Functional expression of chloride channels and their roles in the cell cycle and cell proliferation in highly differentiated nasopharyngeal carcinoma cells.Physiol Rep 2014; 2(9)PR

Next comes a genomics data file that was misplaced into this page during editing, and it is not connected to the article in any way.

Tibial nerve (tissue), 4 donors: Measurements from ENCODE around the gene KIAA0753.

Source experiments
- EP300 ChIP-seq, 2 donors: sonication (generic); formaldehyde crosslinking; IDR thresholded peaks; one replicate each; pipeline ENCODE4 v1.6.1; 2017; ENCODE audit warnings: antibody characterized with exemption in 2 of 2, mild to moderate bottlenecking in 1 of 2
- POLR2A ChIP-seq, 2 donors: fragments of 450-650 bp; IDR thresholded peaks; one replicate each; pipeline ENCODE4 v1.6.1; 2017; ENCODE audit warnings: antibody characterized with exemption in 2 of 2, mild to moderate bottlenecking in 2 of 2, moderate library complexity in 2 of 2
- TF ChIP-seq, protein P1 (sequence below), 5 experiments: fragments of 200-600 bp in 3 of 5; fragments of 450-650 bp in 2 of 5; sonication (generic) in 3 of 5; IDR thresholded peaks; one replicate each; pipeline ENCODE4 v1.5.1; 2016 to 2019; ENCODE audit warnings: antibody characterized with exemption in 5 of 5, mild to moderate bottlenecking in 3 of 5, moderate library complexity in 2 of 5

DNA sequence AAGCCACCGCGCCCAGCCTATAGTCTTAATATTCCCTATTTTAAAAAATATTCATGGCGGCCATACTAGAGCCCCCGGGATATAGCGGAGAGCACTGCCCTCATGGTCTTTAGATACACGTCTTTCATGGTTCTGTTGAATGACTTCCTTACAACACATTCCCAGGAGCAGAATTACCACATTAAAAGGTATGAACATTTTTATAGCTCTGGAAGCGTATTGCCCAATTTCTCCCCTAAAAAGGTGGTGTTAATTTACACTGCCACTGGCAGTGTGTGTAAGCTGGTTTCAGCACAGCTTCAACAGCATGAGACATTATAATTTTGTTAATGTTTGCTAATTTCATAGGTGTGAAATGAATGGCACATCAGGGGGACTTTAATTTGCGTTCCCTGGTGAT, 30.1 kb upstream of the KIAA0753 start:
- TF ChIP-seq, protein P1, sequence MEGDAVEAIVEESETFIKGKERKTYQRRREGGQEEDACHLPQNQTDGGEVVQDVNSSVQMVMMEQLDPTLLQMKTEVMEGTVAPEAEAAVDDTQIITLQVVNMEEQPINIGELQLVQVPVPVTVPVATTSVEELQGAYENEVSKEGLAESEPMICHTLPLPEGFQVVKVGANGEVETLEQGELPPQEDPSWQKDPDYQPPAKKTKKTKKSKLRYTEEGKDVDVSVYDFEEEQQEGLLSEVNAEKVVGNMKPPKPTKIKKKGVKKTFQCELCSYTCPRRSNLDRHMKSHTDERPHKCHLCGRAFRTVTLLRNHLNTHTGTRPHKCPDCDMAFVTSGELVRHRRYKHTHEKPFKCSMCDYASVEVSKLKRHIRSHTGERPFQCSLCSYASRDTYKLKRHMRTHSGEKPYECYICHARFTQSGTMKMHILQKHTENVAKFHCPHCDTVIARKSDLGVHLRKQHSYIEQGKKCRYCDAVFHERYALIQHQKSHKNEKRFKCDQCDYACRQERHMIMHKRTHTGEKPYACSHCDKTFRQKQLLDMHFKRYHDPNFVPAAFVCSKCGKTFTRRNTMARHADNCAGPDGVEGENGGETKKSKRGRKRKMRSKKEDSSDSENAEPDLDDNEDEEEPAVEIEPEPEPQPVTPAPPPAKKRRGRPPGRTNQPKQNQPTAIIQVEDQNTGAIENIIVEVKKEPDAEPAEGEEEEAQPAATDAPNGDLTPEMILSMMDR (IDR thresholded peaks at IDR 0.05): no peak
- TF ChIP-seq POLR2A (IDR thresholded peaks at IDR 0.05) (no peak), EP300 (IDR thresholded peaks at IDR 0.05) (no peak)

We previously demonstrated that the growth of the poorly differentiated nasopharyngeal carcinoma cells (CNE-2Z) was more dependent on the activities of volume-activated chloride channels than that of the normal nasopharyngeal epithelial cells (NP69-SV40T). However, the activities and roles of such volume-activated chloride channels in highly differentiated nasopharyngeal carcinoma cells (CNE-1) are not clarified. In this study, it was found that a volume-activated chloride current and a regulatory volume decrease (RVD) were induced by 47% hypotonic challenges. The current density and the capacity of RVD in the highly differentiated CNE-1 cells were lower than those in the poorly differentiated CNE-2Z cells, and higher than those in the normal cells (NP69-SV40T). The chloride channel blockers, 5-nitro-2-(3-phenylpropylamino) benzoic acid (NPPB) and tamoxifen inhibited the current and RVD. Depletion of intracellular Cl(-) abolished the RVD. The chloride channel blockers reversibly inhibited cell proliferation in a concentration- and time-dependent manner, and arrested cells at the G0/G1 phases, but did not change cell viability. The sensitivity of the three cell lines to the chloride channel blockers was different, with the highest in poorly differentiated cells (CNE-2Z) and the lowest in the normal cells (NP69-SV40T). ClC-3 proteins were expressed in the three cells and distributed inside the cells as well as on the cell membrane. In conclusion, the highly differentiated nasopharyngeal carcinoma CNE-1 cells functionally expressed the volume-activated chloride channels, which may play important roles in controlling cell proliferation through modulating the cell cycle, and may be associated with cell differentiation. Chloride channels may be a potential target of anticancer therapy.